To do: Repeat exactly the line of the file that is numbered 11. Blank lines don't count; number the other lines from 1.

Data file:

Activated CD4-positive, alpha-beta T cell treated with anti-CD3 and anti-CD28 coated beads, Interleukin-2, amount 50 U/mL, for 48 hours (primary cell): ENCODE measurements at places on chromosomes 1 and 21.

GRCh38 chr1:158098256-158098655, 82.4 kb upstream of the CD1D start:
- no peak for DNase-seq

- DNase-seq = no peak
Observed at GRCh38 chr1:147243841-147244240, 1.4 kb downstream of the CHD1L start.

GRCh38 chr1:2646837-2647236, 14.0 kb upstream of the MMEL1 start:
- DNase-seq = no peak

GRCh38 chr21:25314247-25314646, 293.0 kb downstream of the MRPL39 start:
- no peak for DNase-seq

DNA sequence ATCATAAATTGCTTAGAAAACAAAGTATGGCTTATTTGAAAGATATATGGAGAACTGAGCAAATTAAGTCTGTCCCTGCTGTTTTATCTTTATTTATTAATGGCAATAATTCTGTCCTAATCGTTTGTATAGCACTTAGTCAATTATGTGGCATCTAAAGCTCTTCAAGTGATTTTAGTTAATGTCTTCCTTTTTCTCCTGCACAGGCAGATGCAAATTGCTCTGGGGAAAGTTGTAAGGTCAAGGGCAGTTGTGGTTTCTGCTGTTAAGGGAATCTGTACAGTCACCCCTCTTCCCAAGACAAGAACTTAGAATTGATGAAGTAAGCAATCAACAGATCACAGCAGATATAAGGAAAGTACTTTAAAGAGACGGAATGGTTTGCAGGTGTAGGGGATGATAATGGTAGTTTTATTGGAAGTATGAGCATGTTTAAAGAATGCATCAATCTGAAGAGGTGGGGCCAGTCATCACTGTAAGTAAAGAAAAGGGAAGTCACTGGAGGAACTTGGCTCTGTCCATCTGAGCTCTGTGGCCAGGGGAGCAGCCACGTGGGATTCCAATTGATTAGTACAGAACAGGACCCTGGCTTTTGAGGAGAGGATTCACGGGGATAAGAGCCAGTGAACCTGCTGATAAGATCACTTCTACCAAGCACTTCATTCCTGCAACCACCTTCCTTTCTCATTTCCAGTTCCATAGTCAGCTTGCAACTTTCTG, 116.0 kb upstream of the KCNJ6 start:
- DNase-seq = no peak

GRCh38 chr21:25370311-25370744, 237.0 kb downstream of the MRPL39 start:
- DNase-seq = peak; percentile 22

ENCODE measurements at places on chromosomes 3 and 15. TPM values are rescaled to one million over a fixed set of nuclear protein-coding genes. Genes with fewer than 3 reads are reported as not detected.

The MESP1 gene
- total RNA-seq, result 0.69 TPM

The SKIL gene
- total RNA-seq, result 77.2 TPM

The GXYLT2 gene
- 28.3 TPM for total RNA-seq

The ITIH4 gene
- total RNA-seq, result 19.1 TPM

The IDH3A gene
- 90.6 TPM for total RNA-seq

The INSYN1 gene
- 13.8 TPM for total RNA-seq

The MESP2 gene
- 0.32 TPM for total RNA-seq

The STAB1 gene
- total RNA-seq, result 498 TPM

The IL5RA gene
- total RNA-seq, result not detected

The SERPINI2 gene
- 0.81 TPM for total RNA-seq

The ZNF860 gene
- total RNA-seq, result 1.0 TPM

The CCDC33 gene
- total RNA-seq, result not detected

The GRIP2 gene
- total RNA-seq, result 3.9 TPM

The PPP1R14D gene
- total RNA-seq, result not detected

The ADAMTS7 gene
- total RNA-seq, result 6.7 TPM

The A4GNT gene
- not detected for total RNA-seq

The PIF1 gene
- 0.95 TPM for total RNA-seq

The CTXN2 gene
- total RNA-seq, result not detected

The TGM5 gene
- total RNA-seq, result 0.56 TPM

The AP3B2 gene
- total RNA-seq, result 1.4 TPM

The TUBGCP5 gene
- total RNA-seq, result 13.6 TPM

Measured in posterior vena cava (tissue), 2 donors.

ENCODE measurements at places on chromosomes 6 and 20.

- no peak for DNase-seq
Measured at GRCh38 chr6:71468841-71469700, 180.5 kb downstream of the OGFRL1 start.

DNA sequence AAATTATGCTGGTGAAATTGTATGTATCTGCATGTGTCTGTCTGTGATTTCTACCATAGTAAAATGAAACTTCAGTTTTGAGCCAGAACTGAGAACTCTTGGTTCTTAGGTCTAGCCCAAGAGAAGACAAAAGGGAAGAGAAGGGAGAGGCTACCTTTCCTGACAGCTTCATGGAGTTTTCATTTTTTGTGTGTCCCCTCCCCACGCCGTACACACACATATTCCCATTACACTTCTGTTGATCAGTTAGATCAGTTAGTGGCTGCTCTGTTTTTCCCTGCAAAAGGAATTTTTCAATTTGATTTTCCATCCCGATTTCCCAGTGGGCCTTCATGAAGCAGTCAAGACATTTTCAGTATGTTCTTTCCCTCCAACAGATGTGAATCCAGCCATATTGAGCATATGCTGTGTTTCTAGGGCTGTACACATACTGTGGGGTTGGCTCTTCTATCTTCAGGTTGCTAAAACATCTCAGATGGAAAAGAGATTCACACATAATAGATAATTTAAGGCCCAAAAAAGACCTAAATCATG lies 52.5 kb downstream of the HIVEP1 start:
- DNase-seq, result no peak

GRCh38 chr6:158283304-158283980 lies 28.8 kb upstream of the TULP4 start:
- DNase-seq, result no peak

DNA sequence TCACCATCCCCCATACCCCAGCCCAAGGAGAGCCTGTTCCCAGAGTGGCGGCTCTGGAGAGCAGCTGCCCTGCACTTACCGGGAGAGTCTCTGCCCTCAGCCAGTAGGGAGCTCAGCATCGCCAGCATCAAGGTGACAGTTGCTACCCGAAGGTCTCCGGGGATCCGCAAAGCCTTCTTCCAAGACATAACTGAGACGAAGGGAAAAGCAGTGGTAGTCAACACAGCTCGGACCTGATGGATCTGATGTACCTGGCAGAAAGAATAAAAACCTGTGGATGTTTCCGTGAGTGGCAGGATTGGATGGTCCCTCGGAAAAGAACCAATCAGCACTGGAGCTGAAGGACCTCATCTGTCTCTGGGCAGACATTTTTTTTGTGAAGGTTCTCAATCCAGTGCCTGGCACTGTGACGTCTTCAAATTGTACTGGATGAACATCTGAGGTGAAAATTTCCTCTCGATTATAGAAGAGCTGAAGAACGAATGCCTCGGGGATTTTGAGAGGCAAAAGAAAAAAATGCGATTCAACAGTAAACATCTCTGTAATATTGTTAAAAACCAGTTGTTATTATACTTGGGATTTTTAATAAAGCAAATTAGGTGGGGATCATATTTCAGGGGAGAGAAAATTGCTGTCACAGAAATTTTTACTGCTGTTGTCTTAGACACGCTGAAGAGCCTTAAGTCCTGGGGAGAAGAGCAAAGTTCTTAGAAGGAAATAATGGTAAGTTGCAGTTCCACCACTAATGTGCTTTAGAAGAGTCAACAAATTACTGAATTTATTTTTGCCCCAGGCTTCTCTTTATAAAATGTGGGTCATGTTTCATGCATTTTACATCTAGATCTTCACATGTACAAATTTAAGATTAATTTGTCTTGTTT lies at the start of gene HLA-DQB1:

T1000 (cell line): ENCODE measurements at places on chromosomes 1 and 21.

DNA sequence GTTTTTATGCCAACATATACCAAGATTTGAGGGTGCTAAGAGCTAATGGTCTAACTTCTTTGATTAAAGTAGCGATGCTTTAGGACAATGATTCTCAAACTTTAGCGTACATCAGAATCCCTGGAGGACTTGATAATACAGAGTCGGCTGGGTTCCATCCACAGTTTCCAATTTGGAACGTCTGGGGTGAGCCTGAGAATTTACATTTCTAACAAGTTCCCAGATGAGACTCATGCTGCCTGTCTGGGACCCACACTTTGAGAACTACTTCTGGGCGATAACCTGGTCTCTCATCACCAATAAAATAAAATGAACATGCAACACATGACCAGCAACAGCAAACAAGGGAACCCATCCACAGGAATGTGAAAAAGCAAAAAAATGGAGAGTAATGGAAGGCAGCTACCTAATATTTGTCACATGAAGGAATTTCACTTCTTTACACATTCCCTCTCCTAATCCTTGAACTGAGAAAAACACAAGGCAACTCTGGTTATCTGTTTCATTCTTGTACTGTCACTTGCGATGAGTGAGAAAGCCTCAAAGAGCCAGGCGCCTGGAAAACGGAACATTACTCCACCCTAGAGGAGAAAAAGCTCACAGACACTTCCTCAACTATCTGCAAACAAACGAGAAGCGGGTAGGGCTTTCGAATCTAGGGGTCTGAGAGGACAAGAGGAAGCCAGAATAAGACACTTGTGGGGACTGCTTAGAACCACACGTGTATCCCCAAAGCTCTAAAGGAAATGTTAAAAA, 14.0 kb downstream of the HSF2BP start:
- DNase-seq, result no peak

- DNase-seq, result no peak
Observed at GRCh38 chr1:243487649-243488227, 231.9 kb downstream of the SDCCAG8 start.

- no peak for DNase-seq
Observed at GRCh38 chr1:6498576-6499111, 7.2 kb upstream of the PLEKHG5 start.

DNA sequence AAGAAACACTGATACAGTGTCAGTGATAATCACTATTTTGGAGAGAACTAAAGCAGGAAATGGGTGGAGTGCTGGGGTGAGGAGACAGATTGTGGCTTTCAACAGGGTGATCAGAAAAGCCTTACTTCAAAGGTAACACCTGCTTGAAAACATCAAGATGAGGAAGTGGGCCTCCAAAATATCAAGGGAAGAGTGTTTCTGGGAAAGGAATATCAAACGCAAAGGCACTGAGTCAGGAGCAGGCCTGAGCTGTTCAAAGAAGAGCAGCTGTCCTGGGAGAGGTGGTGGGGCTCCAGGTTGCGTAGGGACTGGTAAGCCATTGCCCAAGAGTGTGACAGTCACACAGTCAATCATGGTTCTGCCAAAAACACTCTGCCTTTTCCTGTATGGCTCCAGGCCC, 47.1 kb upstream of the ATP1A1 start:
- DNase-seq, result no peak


- DNase-seq = no peak